I've now packaged all my classes in the JAR file which is supposed to contain only my login code.
But now it's complaining that it can't find any of the spring classes.
So, does this mean I should package the spring, hibernate and all the other jars within this thisSiteLoginCode-1.0.jar
Does that mean I should rename the supporting jars (ex spring-1.0.jar) and put them in the /repository/login/jars/ directory? Then put each of them as a dependency above the Login code dependency?
Is there something else I should be doing?
Probably, but it's difficult to tell what without knowing more about what you are doing now. Can you post your geronimo plan?
On Mar 22, 2006, at 9:46 AM, EricCho@kryos.com wrote:
Thanks for the help..... but as with most things....."2 steps forward... 1 step back"
As you suggested, I put the security gbean at the end of my web deploy plan (geronimo-web.xml) and I put the login dependency at the top of the web app plan since it is just a single web app.
This surely beats having a separate deploy plan for the security realm.
At any rate, now when I attempt to go to the login page I get a series of NoClassDefFoundErrors. I figure its because the class doesn't exist in the JAR file. So, I tried adding the class it's complaining about into the JAR, but after every addition, it complains about another. Shouldn't it be looking for the class in the WAR if it doesn't find it in the dependent JAR?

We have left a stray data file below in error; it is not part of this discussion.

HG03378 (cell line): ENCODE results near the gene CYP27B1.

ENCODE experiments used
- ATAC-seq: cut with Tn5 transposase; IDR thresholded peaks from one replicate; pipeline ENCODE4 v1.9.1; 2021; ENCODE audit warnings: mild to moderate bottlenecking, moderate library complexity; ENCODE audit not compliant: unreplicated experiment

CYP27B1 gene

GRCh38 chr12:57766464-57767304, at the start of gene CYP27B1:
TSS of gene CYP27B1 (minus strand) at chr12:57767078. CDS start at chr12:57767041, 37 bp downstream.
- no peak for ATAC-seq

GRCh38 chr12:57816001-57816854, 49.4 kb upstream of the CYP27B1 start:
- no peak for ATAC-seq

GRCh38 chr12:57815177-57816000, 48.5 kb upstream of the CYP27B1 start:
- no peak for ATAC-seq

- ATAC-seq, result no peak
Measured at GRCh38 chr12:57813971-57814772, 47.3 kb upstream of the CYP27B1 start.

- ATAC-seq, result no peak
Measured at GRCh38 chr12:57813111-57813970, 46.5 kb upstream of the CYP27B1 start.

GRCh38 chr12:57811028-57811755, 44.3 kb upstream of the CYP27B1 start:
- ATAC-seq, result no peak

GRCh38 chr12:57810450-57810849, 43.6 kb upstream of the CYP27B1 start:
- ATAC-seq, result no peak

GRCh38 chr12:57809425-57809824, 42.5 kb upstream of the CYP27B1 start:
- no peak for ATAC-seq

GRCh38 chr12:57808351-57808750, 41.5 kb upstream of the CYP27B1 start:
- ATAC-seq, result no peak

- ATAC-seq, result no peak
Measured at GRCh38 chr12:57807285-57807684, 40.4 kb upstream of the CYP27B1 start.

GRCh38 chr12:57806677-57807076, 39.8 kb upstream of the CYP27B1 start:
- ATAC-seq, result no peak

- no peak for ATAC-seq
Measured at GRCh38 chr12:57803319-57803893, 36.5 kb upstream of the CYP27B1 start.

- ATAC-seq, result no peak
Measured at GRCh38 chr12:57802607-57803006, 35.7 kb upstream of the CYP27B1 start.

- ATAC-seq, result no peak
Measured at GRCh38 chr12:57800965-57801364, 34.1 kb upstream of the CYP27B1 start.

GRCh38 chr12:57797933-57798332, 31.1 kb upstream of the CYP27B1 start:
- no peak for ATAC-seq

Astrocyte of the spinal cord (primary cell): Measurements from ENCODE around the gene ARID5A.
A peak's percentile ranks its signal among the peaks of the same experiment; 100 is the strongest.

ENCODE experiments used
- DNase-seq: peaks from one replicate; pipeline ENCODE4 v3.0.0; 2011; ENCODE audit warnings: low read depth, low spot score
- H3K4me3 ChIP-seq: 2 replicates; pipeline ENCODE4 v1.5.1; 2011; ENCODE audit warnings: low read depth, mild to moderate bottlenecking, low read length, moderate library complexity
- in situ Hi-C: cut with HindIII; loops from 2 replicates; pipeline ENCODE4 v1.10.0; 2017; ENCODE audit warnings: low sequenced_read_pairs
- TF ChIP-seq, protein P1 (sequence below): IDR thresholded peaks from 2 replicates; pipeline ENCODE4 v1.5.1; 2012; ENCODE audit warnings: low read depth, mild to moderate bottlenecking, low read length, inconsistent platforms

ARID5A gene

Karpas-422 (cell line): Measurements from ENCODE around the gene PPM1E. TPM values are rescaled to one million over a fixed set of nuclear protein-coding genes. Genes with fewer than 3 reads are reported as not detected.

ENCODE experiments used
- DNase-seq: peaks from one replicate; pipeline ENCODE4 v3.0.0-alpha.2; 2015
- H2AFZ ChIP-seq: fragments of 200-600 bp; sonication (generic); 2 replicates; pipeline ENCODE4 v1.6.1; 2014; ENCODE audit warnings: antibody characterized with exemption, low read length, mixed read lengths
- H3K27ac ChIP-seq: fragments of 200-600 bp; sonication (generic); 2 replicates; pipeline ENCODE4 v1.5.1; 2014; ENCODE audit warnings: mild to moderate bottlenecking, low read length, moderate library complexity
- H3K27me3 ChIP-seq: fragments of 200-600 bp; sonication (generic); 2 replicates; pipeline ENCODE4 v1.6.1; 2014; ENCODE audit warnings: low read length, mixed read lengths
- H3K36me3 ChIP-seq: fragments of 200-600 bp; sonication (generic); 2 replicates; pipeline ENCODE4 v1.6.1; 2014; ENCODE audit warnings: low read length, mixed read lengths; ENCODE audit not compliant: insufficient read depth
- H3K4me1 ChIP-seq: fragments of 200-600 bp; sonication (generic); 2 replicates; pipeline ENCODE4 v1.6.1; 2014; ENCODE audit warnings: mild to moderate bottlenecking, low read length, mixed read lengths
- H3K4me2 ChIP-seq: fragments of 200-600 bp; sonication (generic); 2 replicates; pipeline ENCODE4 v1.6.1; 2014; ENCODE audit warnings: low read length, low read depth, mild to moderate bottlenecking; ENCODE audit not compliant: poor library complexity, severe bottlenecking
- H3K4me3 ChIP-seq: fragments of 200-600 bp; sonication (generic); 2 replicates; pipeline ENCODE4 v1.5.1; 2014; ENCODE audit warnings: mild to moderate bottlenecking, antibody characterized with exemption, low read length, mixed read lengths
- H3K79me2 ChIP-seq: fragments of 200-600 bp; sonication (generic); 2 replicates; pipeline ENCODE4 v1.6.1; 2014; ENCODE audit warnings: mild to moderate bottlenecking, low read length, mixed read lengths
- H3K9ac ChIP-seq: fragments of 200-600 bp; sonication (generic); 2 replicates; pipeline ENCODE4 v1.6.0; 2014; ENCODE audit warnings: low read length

It should, but due to the way the web classloaders in 1.0 and trunk work, it won't :-( This is fixed in the (currently taken apart into small pieces spread all over the floor, i.e. not working) 1.1 branch.
Do you recommend I just JAR up all the classes?
yes, at least until 1.1 is available.
Note: I do have the context priority classloader set to false in the web deploy plan.
That's probably going to help things work :-)
On Mar 21, 2006, at 10:40 AM, EricCho@kryos.com wrote:
I think I've made some headway.... although I'm still having problems.
Here's the latest.....
In the thisSiteLoginCode-1.0.jar I have the loginModule and custom userCallback classes (and a custom exception).
In my custom loginModule, I create a callback array:
Callback callbacks = new Callback;
callbacks = new NameCallback("Enter user name");
callbacks = new PasswordCallback("Enter password",true);
callbacks = new UserCallback();
then I ask the callbackHandler to handle it....
Then it goes into the loginCallBackHandler and I iterate through the callback array
for (int i=0; i < callbacks.length; i++)
if (callbacks[i] instanceof NameCallback)
else if (callbacks[i] instanceof PasswordCallback)
else if (callbacks[i] instanceof UserCallback)
throw new UnsupportedCallbackException(callbacks[i]);
It gets through i = 0 , then i=1 but when i =2 it seems as though "callbacks instanceof UserCallback" doesn't work.
I put some debug code in there (System.out.println(callbacks.toString());) and it does show the appropriate class name.